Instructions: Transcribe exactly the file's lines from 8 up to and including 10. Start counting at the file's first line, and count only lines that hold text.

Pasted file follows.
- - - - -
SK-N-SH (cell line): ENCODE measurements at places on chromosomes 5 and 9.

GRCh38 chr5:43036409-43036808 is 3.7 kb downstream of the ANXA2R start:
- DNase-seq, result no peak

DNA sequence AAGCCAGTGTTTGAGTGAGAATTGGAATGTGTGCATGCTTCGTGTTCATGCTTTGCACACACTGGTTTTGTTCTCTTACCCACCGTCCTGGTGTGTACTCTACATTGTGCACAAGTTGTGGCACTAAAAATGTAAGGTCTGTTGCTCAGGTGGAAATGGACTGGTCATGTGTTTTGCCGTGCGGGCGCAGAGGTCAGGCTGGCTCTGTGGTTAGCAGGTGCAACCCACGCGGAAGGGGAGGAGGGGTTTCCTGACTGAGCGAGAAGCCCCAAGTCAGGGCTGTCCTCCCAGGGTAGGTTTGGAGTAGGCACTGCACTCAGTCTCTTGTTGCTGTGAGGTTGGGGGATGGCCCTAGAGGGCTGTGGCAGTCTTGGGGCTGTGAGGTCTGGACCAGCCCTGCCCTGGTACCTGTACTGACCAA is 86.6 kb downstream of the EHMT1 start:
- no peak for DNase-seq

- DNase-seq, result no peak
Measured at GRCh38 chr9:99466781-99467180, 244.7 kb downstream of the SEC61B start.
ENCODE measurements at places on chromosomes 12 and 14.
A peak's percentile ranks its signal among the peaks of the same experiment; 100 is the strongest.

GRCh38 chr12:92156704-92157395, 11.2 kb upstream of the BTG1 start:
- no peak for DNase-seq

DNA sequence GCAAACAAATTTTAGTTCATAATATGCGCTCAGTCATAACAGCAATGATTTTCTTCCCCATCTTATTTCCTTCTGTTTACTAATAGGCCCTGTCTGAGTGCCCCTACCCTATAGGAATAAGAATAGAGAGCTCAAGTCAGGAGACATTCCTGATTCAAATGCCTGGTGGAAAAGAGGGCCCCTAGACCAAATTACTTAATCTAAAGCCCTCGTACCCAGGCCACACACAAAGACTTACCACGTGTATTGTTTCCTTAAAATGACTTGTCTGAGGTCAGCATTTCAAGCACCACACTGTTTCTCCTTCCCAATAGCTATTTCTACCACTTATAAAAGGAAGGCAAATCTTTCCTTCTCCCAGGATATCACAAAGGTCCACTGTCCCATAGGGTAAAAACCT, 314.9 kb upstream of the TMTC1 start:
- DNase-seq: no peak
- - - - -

ENCODE measurements at places on chromosomes 12 and 14.
A peak's percentile ranks its signal among the peaks of the same experiment; 100 is the strongest.

GRCh38 chr12:92156704-92157395, 11.2 kb upstream of the BTG1 start: